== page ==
Touring Google’s New Accessibility Discovery Centre in London
I heard Google was opening their Accessibility Discovery Centre (ADC) late last year. So when they opened it for tours, I had to sign up.
But let me rewind.
My path to the ADC
I've been working in the accessibility field for the last several years. Figuring out how to inspire change. Maturing programs and processes. Helping organizations derisk themselves and the products they're releasing. This journey continues and I continue to learn about new technologies, meet new people, listen to stories about struggle and life. The ADC tour seemed to check all these boxes. So, when an invitation was offered, I recruited my coworker and accessibility savant, Pat Cullen, to come along.
Which brings me to the beginning again.
Google’s Christopher Patnoe, Head of Accessibility and Disability Inclusion, EMEA greeted us, followed by Jyothi Reddy Gogireddy, Lead Accessibility Analyst. We talked about why we were there and how our careers led us to meeting each other. How far the industry had come and how far it still had yet to go. All the pleasantries were a prelude to Christopher telling us how the Centre was designed, tested and regularly improved. Most key, why it was important to have this to drive awareness through demonstration and application.
The space was bright, open and warm. Christopher explained the various lighting tones and hues, and that there were several hearing loops placed throughout. The artwork on the walls reinforced the brand and the mission. The centerpiece, a large, custom ADC sign built to touch, invited visitors to make contact with its raised lettering and creative imprints along the surface. But, even a tall person would struggle to touch the very top, which presented a predicament not unlike the ones the Centre aimed to solve. To make it accessible, Christopher's team built a replica and positioned it adjacent to the original, just smaller in size and hung lower on the wall. A story about accessibility told in two parts.
There were whiteboards, a usability lab, and a reading area. I spied many accessibility best practice books, a biography on Prince, and a braille version of Harry Potter and the Philosopher's Stone. Make sure you ask where the page numbers are located if you visit.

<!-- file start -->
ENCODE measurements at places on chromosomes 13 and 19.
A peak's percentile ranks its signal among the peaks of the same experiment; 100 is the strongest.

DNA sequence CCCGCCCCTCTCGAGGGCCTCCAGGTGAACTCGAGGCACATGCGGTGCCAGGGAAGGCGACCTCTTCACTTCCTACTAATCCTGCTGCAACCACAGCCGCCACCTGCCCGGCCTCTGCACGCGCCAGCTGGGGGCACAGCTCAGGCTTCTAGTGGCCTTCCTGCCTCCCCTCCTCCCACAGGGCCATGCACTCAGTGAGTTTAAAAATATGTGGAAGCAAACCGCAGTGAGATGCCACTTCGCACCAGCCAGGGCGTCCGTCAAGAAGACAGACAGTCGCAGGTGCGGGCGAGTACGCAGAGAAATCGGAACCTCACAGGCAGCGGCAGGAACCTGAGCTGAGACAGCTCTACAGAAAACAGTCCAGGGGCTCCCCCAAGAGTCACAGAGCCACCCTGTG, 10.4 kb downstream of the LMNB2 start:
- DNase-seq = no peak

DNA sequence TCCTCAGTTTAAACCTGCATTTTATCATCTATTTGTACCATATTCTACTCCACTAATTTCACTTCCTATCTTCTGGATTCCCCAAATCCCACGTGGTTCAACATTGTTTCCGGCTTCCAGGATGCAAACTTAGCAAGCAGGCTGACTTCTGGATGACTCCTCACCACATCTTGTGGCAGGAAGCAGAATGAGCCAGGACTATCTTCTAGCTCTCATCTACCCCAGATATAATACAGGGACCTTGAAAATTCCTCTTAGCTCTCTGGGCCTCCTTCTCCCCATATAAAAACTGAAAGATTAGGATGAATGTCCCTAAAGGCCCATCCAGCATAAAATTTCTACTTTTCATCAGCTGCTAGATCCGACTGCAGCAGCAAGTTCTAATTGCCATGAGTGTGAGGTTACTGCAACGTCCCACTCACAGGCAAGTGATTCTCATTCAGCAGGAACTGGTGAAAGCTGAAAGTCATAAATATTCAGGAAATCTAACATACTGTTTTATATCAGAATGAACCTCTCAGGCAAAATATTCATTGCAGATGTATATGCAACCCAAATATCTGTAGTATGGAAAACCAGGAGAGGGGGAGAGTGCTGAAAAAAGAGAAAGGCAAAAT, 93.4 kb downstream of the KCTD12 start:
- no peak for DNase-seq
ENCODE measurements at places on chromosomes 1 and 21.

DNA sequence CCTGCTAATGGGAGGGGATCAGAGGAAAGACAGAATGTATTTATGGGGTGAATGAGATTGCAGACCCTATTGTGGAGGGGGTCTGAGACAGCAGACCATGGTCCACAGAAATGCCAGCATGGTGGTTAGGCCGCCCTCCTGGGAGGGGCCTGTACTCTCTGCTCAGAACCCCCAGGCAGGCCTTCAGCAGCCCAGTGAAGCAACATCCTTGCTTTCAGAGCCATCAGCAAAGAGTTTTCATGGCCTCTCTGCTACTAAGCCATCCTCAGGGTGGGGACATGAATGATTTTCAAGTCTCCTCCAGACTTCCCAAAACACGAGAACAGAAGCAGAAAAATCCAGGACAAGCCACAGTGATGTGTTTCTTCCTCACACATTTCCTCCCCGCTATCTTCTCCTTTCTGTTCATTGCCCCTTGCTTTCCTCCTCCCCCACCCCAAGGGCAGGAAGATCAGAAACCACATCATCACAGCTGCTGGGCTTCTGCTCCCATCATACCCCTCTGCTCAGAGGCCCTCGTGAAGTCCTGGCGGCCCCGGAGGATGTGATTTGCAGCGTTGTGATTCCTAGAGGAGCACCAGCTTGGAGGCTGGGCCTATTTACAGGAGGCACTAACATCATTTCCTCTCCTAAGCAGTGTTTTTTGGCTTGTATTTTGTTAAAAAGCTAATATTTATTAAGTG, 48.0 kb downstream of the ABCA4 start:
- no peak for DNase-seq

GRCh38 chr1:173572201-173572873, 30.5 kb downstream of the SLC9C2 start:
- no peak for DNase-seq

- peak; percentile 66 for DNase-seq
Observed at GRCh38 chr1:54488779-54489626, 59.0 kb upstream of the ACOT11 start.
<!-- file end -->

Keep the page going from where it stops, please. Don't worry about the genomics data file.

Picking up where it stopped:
Jyothi then walked us to Arcade Row which had gaming stations set up with various assistive technologies. They were wonderfully decorated in a callback to classic arcade cabinets. The chef's kiss of these decorative renderings had to be one illustrating Chrome Dino. (As an aside, we were surprised to learn that Chrome Dino had a degree of accessibility built into it.) There was eye-tracking software, XBox adaptive controllers, head switches and chin-controlled joysticks – all demonstrating how technology can be leveraged to help someone speak, communicate and build relationships. But most of all, to help someone have fun.
Jyothi demonstrated other types of assistive technology including a braille slate to help people with vision impairments write, a self-stabilizing spoon designed for people with hand tremors and a vibrating alarm clock for individuals with hearing loss. There’s even an Eone Bradley timepiece designed by Hyungsoo Kim (I’d highly recommend that you watch his TedTalk. It’s a great case study on how involving people with disabilities influenced and enhanced his product.).
As we continued, there were three more stations focused on assistive technologies: dexterity and cognitive, hearing, and vision impairments.
Each station had several examples including:
Eye-tracking software used in conjunction with text-to-speech software. Especially helpful for people with dexterity impairments who have difficulty speaking.
Visual and tactile alternatives for sound-only events (think of a doorbell ringing or a baby crying). This is especially helpful for people experiencing a loss of hearing.
Screen reader software demonstrating JAWS and TalkBack.
Braille keyboards that assist people who are visually impaired.
A Google Pixel’s Guided Frame that allows users to take great selfies (without seeing the screen).
Google Chrome’s native Live Captions feature, providing video captions on demand.
Google’s Look to Speak Android application that allows users to select text sentences by looking in a particular direction on the screen.
It was engaging from the start, fun and thought provoking, and we left re-energized.
Special thanks to Christopher and Jyothi again for accommodating us. They shared their time, their experiences and taught us a thing or two.
Reflections on the ADC experience
You can’t have a great experience like Pat and I did without considering the work those of us in accessibility and inclusive design fields do – and its impact.
My short list is:
Accessibility is fun and rewarding!
Embrace the new. Get out of your comfort zone.
Involve the people you intend to serve during the planning and design of products and services. As writer and disability rights activist James Charlton said “Nothing about us without us.”
Help others on their journeys. Helping each other helps us all.
As Google and other brands make these important public commitments to awareness and education around people with disabilities and their needs, we all benefit. These efforts lead to empathy, stronger communities and innovations that improve our physical and digital realms. Organizations that lead the charge help create the gravity that pulls others in to collaborate, and inspires them to contribute their own creativity and expertise.
Learn more about Google’s ADC.